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Anxiety, Depression, and Emotion$
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Richard J. Davidson

Print publication date: 2000

Print ISBN-13: 9780195133585

Published to Oxford Scholarship Online: March 2012

DOI: 10.1093/acprof:oso/9780195133585.001.0001

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PRINTED FROM OXFORD SCHOLARSHIP ONLINE (oxford.universitypressscholarship.com). (c) Copyright Oxford University Press, 2020. All Rights Reserved. An individual user may print out a PDF of a single chapter of a monograph in OSO for personal use. date: 25 September 2020

The Development of Empathy, Guilt, and Internalization of Distress

The Development of Empathy, Guilt, and Internalization of Distress

Implications for Gender Differences in Internalizing and Externalizing Problems

Chapter:
(p.222) 11 The Development of Empathy, Guilt, and Internalization of Distress
Source:
Anxiety, Depression, and Emotion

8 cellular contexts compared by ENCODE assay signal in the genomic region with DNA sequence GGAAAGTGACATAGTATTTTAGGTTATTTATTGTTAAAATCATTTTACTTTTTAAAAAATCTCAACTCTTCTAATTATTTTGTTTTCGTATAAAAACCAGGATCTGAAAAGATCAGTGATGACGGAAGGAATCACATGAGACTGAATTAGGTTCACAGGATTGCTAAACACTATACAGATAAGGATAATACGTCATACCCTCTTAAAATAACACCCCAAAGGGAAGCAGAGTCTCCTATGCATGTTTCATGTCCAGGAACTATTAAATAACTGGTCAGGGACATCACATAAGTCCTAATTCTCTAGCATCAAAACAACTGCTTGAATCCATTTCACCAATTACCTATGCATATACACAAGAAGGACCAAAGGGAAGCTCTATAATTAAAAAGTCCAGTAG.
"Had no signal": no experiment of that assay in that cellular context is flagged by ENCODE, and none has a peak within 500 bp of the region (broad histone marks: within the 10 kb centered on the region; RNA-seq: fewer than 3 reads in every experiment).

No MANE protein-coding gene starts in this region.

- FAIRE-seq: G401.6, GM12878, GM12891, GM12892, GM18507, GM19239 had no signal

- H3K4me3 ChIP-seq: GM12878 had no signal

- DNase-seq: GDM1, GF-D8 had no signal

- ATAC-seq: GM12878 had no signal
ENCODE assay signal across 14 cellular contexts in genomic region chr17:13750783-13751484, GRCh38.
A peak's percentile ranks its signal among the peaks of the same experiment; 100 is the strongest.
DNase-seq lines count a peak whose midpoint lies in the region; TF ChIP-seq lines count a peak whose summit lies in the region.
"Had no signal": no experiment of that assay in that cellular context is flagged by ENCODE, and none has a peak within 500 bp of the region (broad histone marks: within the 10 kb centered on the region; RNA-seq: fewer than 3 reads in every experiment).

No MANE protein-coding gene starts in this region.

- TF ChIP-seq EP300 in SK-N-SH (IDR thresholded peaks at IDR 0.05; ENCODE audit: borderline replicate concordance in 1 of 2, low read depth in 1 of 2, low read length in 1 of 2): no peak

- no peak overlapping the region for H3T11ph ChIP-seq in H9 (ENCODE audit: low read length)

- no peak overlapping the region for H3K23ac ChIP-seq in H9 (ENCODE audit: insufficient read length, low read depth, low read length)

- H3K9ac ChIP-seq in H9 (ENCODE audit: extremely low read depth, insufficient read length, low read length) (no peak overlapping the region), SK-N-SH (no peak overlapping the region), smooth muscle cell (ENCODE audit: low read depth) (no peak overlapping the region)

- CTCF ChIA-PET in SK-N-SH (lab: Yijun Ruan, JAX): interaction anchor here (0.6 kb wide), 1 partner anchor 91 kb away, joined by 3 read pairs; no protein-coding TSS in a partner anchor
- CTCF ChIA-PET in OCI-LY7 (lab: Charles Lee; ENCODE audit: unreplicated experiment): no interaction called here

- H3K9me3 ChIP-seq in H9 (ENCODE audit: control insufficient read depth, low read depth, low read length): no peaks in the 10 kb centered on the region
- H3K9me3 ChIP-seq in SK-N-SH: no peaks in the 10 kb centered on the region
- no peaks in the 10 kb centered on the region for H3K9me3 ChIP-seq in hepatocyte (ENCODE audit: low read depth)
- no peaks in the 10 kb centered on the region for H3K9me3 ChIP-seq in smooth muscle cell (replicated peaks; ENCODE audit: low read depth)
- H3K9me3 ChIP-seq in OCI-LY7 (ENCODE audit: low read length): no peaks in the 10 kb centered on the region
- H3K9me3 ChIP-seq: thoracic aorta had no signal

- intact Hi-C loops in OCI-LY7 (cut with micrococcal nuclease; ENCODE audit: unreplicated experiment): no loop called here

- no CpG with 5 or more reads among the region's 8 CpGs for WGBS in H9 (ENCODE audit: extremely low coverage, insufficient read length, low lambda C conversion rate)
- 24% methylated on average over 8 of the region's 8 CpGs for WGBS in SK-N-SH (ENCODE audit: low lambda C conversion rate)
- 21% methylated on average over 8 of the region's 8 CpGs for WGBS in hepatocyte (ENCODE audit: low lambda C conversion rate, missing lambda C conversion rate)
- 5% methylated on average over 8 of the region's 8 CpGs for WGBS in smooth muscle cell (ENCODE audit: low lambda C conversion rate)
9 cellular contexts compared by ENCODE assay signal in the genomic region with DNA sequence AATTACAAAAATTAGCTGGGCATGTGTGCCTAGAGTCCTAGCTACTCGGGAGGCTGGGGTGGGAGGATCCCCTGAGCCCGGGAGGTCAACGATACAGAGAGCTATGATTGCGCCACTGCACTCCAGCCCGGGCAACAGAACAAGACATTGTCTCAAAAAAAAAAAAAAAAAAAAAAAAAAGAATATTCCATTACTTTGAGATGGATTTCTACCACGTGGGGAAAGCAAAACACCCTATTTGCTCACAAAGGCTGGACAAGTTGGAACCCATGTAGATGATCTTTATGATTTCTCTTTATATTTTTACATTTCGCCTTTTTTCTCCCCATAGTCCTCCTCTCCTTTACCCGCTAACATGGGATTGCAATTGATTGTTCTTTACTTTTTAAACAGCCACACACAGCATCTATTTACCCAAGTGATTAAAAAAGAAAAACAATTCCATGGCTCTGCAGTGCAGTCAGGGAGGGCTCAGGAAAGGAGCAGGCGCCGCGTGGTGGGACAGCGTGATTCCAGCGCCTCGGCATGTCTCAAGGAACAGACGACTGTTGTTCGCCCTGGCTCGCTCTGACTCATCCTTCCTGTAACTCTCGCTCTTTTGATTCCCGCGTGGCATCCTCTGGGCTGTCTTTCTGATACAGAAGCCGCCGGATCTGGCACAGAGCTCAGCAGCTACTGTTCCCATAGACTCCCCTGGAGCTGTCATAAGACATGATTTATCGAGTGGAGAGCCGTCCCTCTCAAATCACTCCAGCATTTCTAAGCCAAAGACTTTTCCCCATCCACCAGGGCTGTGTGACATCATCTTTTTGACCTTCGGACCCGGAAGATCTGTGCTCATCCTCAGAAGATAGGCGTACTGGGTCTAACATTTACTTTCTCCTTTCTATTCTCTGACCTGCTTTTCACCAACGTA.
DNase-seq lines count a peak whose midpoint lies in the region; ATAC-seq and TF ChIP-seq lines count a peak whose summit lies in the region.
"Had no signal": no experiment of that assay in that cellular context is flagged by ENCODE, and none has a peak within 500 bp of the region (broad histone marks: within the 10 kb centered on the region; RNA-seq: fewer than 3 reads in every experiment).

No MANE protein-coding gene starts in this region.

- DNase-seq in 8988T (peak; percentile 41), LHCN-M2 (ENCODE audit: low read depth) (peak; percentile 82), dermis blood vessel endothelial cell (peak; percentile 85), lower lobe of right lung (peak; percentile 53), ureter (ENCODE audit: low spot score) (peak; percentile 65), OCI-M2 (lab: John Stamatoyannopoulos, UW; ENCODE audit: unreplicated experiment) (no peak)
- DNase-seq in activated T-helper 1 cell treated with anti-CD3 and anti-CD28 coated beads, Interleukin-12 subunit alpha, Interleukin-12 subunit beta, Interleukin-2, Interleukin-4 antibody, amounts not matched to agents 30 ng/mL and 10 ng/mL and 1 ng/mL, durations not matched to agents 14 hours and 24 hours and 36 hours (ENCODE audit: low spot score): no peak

Author(s):

Carolyn Zahn-Waxler

Publisher:
Oxford University Press
DOI:10.1093/acprof:oso/9780195133585.003.0011

This chapter opens with a review of updates in the field of developmental psychopathology and the role of emotion in adaptive and maladaptive developmental processes. Dysfunctions identified through psychopathology involve disconnections among the three components of emotion—experience, expression, and regulation. The next section introduces the concept of basic and higher-order emotions and presents the findings of recent research on basic emotions in infants, children, and adolescents. The book then focuses on the higher-order emotions of empathy and guilt by first presenting the origins and early development of these moral emotions and behaviors. Next, constitutional and environmental factors that influence the expression of these emotions are identified, followed by gender differences in the prosocial and reparative behaviors engendered by feelings of empathy and guilt. The remainder of this chapter explores the meaning of these differences in more detail and conclusions and implications for future research are also provided.

Keywords:   empathy, guilt, developmental psychopathology, higher-order emotion, dysfunctions, maladaptive developmental process

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